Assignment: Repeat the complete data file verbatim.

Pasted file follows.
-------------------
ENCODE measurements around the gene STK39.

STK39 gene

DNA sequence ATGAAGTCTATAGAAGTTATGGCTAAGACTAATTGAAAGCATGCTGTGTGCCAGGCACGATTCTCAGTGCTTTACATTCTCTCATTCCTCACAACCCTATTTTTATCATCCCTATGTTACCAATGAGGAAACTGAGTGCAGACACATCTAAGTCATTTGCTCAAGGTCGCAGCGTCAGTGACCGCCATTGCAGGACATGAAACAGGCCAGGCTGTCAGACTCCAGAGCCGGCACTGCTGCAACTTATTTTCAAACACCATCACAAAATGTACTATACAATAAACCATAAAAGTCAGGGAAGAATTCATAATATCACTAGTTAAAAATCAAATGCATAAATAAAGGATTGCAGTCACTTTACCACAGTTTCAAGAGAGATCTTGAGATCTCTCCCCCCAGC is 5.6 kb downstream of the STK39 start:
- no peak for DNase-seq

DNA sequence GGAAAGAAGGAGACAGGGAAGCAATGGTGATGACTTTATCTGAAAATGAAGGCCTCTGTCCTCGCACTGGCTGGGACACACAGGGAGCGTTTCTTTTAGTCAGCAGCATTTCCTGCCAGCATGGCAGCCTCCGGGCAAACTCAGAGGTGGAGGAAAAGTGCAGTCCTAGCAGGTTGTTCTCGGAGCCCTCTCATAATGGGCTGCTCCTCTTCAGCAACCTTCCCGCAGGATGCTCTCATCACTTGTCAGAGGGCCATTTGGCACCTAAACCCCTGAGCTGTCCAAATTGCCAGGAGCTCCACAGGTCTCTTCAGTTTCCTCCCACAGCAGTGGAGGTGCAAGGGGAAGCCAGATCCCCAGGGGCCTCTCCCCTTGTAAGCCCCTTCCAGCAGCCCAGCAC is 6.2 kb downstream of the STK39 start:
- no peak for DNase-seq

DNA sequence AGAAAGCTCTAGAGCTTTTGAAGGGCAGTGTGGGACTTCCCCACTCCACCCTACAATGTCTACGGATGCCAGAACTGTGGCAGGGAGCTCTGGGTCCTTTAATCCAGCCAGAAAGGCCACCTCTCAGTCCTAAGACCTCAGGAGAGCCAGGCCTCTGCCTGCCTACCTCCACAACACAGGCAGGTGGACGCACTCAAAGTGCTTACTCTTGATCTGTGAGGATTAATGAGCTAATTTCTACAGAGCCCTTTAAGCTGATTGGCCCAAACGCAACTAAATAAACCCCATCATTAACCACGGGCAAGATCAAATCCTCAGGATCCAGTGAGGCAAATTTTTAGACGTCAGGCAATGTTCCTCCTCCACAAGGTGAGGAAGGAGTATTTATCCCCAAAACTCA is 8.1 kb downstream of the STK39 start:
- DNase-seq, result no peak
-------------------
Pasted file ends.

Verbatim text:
ENCODE measurements around the gene STK39.

STK39 gene

DNA sequence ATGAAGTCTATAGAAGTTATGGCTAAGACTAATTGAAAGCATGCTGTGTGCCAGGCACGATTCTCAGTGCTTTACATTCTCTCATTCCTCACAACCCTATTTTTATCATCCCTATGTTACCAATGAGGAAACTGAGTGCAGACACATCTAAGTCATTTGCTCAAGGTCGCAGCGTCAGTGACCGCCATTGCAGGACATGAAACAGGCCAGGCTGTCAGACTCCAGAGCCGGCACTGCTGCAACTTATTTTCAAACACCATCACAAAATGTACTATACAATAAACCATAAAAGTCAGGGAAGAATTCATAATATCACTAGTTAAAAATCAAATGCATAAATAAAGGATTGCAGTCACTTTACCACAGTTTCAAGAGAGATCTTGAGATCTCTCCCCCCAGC is 5.6 kb downstream of the STK39 start:
- no peak for DNase-seq

DNA sequence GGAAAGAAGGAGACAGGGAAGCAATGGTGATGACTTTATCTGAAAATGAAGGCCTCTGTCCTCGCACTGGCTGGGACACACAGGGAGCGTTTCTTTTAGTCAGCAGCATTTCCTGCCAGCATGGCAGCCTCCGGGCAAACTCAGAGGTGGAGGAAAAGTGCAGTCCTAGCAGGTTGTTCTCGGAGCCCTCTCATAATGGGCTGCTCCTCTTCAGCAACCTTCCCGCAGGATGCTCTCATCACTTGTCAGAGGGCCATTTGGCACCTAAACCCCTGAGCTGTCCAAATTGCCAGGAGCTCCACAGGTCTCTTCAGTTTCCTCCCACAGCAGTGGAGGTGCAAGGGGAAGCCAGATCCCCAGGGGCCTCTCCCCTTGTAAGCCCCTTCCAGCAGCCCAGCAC is 6.2 kb downstream of the STK39 start:
- no peak for DNase-seq

DNA sequence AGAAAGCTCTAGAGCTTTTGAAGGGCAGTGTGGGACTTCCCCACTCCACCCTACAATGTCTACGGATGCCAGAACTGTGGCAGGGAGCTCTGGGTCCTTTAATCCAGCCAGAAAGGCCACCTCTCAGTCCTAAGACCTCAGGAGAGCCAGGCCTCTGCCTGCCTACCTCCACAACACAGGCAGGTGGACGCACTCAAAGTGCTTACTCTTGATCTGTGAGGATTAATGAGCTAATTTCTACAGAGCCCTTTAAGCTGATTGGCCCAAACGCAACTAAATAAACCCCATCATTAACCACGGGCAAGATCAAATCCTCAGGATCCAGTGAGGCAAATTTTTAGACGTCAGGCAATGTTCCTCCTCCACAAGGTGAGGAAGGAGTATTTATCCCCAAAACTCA is 8.1 kb downstream of the STK39 start:
- DNase-seq, result no peak